If Harper were to win another majority government, Chantal Hébert argues, "History suggests that returning Harper to power could result in even more radical change." That's because, "The Conservative leader will return to office in the relative certainty that he will never have to face voters again." Among what we might expect in that scenario, Hébert lists, "A stalled pro-pipeline agenda that this prime minister has bet his economic legacy on. There are extraordinary constitutional powers that a federal government could consider to try to override provincial and local opposition to the pipeline projects." She also raises the spectre that Harper would be more open after an October 2015 election win to sending Canadian soldiers into a ground war against the Islamic State in Iraq and Syria.
While both Trudeau and Mulcair oppose the Northern Gateway pipeline and support a national inquiry into murdered and missing Indigenous women, it is also true that Trudeau supports the Canada-European Union 'free trade' agreement and Mulcair is still studying the deal weeks after it was publicly released. So while a Liberal or NDP government, or even a coalition government, could bring some significant changes, would it mean an undoing of what Harper has done?
Thomas Walkom says, "The answer to that question is very unclear. Mulcair has said he would reverse some corporate tax cuts. Trudeau has said he would scrap the Conservatives’ latest Employment Insurance reforms and start all over again. ...But Canada Post is plowing ahead with plans to eliminate home delivery for almost 1.3 million households [and] neither Mulcair nor Trudeau is promising to reverse that decision... [And] they are crystal clear about Conservative tax cuts for individuals: They won’t touch them." Walkom adds, "[Harper's Conservatives] have shrunk government social programs while increasing government surveillance. They have reconfigured the penal and judicial systems. They have continued the process, begun under the Liberals, of scaling back the welfare state. Mulcair or Trudeau could begin to reverse these changes if either were to become prime minister a year from now. But would either do so?"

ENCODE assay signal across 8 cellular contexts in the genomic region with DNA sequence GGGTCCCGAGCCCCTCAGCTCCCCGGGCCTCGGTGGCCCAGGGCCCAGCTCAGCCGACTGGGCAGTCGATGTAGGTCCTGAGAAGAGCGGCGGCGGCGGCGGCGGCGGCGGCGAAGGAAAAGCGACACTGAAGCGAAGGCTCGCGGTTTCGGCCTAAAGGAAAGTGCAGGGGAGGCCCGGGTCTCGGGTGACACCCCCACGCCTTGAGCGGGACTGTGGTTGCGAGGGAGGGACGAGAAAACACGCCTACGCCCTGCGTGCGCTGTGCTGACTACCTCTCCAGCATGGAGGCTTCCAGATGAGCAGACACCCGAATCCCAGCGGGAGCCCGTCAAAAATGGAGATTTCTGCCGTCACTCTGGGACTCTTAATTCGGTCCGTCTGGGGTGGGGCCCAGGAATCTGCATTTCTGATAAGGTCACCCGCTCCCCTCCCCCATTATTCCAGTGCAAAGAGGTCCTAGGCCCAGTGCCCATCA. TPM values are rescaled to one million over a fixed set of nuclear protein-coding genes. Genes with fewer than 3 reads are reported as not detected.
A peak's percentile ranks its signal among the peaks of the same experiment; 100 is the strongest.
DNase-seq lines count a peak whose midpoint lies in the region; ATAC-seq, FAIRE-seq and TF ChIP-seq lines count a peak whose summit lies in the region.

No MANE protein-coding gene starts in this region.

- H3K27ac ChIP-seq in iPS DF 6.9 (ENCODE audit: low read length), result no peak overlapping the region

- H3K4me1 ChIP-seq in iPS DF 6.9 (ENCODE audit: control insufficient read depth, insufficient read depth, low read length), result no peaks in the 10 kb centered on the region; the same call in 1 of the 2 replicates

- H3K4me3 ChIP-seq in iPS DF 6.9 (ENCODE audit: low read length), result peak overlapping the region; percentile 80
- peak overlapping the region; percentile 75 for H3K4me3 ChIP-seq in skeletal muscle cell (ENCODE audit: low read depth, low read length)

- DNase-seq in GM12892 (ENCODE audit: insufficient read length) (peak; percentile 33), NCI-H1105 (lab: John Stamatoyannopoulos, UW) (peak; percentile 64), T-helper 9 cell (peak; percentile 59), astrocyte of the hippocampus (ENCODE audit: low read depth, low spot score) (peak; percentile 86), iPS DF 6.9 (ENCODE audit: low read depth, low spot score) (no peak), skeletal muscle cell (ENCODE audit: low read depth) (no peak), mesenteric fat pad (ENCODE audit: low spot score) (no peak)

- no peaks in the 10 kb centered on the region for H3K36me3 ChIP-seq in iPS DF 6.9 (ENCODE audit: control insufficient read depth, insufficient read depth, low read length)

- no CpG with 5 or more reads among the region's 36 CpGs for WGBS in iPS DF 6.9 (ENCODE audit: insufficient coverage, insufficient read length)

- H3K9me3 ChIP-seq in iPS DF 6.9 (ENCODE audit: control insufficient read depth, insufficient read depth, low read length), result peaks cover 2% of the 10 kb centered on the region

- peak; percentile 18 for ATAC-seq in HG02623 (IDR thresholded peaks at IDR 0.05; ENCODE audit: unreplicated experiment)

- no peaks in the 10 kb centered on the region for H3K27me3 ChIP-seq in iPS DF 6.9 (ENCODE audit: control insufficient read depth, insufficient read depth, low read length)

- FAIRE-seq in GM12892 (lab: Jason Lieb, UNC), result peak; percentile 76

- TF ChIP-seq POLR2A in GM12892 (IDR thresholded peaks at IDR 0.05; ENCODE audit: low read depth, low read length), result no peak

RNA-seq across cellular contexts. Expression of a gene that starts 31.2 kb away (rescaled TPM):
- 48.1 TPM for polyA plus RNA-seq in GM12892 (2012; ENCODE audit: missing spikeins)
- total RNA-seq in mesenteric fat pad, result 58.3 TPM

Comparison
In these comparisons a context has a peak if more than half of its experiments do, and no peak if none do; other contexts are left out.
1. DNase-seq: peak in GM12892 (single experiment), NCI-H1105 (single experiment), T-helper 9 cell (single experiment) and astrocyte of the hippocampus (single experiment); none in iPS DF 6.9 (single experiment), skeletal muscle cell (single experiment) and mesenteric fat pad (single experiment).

Council of Canadians chairperson Maude Barlow clearly makes the case against the Harper government in her Common Causes: Progressive forces acting together to build a better society report. In it she outlines Harper's long and (growing) list of attacks on democracy, environmental protections, public services, workers’ rights, indigenous communities, charitable organizations, independent scientists, civil liberties, and migrant, immigrant and refugee rights. She has also been critical of Trudeau. Barlow wrote in the Globe and Mail last November, "Canadians have a right to know where the Liberal Party stands on a variety of issues of far more import than whether or not to legalize marijuana." She pointedly asks five questions, including, "Will Justin Trudeau commit to a full funding partnership with the provinces and enforce the provisions of the Canada Health Act to maintain our public health care system?" And Barlow has criticized Mulcair considering support for the Canada-EU 'free trade' agreement to deflect Conservative attacks and appeal to centrist voters. She says, "We don’t need the NDP worrying about optics, for heaven’s sake. We need them standing up for the core values that they’ve always stood for."
Our plans to make a difference in the coming federal election will be outlined in the weeks to come, but our interventions are likely to include bringing social movement groups together to coordinate strategies, developing a people's platform of policies in the public interest, holding all parties accountable for the positions they take, producing a guide to clarify their policies for the electorate, responding in the media at critical moments, organizing all candidates meetings, and mobilizing people to vote through town hall meetings and door-to-door canvassing in swing ridings.